Wednesday, January 25, 2012
The CT Health Insurance Exchange is soliciting nominations for four advisory committees – health plan benefits and qualifications, small business, consumer experience and outreach, and navigators. The committees are purely advisory to the Board and will “serve to assist the Exchange in establishing policy, refining goals, delineating functions, and providing on-going program evaluation.” The committees will not have voting rights or formal input into policy and will only serve to advise the Board. Committee chairs will be chosen by the Lieutenant Governor. If you are interested in serving, descriptions of the committees, Board members already chairing and populating committees, and a nomination form are online. Nominations are due February 3rd.
Tuesday, January 24, 2012
Criticized for spending too much time in secret executive session and insurance industry dominance, the CT Insurance Exchange is finally seeking public comment – sort of. They commissioned a report from Mercer to serve as the foundation for policy decisions in designing the exchange. The report covers a multitude of areas – CT’s insurance market, products currently offered to individuals and small businesses, and demographics and income profile of CT’s uninsured to name a few. The report is 408 pages. The Exchange is soliciting public comment. But you have only a week to read and digest it, do the research to identify gaps and biases, and submit comments which are limited to three pages. There is no commitment or even a discussion of how (or whether) our hard work in commenting will be used or even read.
If this is what passes for public stakeholder input, the Exchange is out of touch.
Update – The comment period has been extended to just under two weeks.
Monday, January 23, 2012
Last Thursday’s Board meeting was attended by dozens of consumer advocates protesting insurance domination of the Board’s membership and the absence of consumer voices. The advocates wore Band Aids over their mouths and stood with signs protesting the lack of even one voting consumer member; federal regulations say the majority of voting members should represent consumers and small businesses.
Tuesday, January 10, 2012
As Connecticut prepares to launch its Health Insurance Exchange (HIX) as part of health care reform, those of us that live and work here must work together to ensure our needs as consumers are met. It is concerning that the Board of the HIX is composed of several recent insurance company executives and almost no consumers. The Board is currently in the midst of hiring the CEO and the other key management positions. If as citizens and consumers, we fail to make our voices heard and advocate for a CEO that is consumer-oriented; the Board will most likely either hire a mid-level insurance company executive or a bureaucrat as the CEO. As consumers, we would then not have a reform oriented CEO that would be a passionate visionary in helping create an effective HIX that will make real health insurance plan choices available in Connecticut for Individuals and Small Businesses.
Since the HIX is a quasi-government start-up small business enterprise, basically a health insurance brokerage firm, it is extremely important that the person have experience in growing a small business from 5-to-50 employees in under a year; and that they are very familiar with the inner-workings of the State Capitol. If the CEO is not a passionate visionary that understands the significant positive impact the HIX will can have for Connecticut’s citizens, it is highly unlikely that the person will be willing to work the typical 60 plus hours a week that a small business owner works when growing a business; or, find ways to overcome governmental hurdles that will be an inherent part of launching the HIX. The CEO should be knowledgeable and experienced with Connecticut’s current health insurance marketplace for Individuals and Small Businesses; including the differences in mandates. For example, maternity, normal childbirth, is not a covered or mandated benefit in Individual health insurance plans; but small business health plans do mandate coverage for the benefit. A CEO that is consumer-oriented would most likely advocate for covering maternity in Individual health plans; instead of leaving Medicaid to cover all pregnancies in the Individual marketplace.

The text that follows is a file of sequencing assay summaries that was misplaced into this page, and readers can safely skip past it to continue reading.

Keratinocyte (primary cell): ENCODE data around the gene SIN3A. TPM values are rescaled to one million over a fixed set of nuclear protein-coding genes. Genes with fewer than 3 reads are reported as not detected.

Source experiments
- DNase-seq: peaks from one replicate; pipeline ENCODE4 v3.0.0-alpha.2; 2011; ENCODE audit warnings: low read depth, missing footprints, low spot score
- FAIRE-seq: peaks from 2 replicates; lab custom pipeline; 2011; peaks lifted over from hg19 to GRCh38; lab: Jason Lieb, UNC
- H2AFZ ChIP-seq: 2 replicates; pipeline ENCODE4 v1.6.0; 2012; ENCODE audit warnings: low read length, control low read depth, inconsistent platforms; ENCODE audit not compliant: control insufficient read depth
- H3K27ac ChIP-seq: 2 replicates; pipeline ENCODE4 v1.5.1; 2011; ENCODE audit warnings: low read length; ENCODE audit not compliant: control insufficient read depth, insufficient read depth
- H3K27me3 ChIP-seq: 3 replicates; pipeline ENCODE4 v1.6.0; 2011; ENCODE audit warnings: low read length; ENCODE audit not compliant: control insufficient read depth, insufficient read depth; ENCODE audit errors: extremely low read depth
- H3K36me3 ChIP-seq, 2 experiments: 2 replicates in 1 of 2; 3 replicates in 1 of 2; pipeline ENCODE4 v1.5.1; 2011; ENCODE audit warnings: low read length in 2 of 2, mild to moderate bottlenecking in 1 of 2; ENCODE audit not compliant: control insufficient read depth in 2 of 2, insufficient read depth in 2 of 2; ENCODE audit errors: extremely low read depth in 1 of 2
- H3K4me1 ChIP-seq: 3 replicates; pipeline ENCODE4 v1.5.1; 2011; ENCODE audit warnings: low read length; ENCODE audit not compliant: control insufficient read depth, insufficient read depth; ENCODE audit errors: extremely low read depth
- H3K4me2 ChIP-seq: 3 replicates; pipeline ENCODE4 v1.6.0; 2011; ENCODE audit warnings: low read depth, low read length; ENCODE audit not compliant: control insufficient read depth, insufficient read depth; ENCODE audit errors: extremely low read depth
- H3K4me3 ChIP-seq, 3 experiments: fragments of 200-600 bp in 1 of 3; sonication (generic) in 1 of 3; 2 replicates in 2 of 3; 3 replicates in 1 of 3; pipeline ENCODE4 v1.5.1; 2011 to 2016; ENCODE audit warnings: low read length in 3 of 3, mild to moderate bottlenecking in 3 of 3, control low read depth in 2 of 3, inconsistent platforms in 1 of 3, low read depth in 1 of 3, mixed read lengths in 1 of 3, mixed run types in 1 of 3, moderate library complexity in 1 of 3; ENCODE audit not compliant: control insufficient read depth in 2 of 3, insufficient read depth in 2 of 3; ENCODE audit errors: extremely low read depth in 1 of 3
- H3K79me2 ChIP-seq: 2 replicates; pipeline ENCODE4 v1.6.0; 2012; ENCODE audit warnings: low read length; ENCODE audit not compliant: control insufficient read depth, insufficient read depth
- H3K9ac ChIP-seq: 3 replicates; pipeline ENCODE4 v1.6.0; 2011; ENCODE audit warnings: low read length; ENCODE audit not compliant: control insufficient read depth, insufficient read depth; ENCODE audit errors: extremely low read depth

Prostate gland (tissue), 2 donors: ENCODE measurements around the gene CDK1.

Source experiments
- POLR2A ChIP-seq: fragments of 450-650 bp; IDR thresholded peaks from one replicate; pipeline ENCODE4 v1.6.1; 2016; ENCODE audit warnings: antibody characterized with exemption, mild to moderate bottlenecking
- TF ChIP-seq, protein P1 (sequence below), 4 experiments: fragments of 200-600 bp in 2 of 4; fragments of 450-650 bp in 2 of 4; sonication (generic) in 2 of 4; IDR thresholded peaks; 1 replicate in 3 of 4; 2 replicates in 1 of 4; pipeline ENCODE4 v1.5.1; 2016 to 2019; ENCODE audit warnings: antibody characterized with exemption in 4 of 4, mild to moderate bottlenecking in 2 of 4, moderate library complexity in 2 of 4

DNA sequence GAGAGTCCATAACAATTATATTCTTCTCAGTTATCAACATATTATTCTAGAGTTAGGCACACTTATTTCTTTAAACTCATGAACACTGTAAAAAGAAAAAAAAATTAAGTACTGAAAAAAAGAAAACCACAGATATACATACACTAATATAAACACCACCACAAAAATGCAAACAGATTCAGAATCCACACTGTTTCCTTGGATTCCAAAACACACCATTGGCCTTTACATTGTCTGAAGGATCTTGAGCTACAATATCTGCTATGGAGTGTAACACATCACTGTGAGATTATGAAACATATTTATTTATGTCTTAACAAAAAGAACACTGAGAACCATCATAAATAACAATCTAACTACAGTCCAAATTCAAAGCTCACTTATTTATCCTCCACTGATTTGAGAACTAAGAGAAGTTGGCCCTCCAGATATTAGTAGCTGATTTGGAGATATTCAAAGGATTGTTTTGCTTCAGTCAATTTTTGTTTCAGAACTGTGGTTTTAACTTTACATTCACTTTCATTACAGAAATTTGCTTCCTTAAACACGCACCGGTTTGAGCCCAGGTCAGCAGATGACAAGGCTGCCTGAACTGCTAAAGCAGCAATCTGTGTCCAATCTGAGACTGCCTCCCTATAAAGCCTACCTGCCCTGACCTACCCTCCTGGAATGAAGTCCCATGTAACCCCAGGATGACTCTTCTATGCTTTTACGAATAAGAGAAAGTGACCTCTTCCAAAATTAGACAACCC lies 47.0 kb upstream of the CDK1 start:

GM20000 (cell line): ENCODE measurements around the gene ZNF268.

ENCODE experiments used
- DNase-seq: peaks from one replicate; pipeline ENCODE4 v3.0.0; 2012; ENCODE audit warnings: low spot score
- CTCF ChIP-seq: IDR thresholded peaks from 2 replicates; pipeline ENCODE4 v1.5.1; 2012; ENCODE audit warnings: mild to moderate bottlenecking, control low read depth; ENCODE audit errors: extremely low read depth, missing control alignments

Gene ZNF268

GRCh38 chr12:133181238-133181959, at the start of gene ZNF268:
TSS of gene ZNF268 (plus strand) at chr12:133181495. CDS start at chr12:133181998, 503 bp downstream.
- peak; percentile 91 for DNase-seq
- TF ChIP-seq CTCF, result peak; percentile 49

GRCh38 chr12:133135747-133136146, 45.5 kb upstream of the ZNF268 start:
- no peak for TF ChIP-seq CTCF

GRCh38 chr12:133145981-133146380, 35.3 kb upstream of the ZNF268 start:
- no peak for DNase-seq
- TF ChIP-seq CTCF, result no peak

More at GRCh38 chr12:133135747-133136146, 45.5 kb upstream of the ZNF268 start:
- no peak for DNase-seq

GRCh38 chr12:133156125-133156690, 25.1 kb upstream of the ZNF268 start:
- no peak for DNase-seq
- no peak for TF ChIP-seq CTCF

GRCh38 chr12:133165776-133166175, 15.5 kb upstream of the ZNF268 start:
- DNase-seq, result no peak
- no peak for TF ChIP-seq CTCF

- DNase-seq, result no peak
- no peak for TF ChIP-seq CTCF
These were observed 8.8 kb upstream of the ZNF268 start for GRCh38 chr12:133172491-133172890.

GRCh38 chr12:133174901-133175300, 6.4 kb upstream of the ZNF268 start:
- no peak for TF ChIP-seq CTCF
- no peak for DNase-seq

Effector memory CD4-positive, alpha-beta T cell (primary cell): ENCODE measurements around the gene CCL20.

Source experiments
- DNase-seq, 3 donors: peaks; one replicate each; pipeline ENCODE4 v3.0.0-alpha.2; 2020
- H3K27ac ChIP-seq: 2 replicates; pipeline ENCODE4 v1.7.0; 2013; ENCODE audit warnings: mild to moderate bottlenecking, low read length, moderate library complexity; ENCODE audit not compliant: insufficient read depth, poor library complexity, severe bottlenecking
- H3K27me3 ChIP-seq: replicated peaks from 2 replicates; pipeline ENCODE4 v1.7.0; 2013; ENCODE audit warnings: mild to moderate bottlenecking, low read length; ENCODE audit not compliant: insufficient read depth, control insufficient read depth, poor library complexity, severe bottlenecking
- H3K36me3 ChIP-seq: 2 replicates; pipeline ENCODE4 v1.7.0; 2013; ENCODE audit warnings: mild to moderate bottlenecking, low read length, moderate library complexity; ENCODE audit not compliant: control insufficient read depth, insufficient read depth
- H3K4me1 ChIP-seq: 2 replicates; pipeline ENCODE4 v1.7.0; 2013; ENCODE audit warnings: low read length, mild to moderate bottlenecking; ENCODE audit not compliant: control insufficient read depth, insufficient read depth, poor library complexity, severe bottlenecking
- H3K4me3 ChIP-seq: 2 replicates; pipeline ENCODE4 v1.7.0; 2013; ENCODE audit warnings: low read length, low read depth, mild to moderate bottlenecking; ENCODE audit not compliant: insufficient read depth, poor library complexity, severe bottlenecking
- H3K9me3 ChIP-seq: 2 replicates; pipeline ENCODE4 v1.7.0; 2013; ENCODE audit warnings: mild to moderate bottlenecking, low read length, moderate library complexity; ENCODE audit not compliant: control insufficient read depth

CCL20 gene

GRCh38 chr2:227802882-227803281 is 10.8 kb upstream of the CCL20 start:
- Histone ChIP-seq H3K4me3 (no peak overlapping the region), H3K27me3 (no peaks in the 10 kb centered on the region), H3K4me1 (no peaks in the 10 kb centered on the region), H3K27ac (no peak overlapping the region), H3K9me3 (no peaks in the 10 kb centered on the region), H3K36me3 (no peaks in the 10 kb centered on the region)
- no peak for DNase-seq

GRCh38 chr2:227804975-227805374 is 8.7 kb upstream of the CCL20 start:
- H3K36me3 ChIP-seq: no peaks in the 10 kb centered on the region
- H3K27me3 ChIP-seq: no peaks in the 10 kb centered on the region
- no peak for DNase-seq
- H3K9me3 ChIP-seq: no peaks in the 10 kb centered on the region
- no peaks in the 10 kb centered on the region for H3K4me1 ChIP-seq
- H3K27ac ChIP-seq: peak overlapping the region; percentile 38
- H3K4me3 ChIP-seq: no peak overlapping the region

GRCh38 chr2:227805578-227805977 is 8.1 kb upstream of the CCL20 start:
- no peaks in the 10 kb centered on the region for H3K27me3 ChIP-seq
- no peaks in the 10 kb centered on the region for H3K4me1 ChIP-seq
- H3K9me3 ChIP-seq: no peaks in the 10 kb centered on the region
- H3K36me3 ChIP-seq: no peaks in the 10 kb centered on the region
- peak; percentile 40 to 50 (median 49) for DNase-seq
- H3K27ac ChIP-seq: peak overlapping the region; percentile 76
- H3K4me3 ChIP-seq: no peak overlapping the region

If the citizens of Connecticut do not advocate for a passionate consumer-oriented reform minded visionary as the CEO of the HIX, it is likely that we will be left behind, again. As an example of the need to advocate today; at a recent HIX Board meeting, a consultant with experience in launching the Massachusetts Health Exchange several years ago stated that Connecticut should look to their experience and avoid the mistakes they made in launching their exchange and significantly underestimating how many people would turn to the exchange for their health benefits. One of our HIX Board members stated that the consultant’s numbers of possible enrollees in Connecticut’s HIX were too optimistic at ~100,000; and that even 40,000 enrollees would be an overly optimistic number for January 1, 2014. The comment was that there is no significant cost savings to consumers; and that the Federal Premium Subsidies for Individuals and Federal Tax Credits for Small Businesses only available through the HIX would not be significant enough for consumers or Small Business owners to make the effort to purchase their health insurance plans through the exchange.
Friday, January 6, 2012
Patrick Hollander, former CFO of the MA Health Connector will speak at the Speaker’s Working Group on Small Business Health Care Monday Jan. 9th at 3pm in Room 1D of the LOB.
The next meeting of the CT Health Insurance Exchange Board is set for Jan. 19th at 9am in Room 1A of the LOB.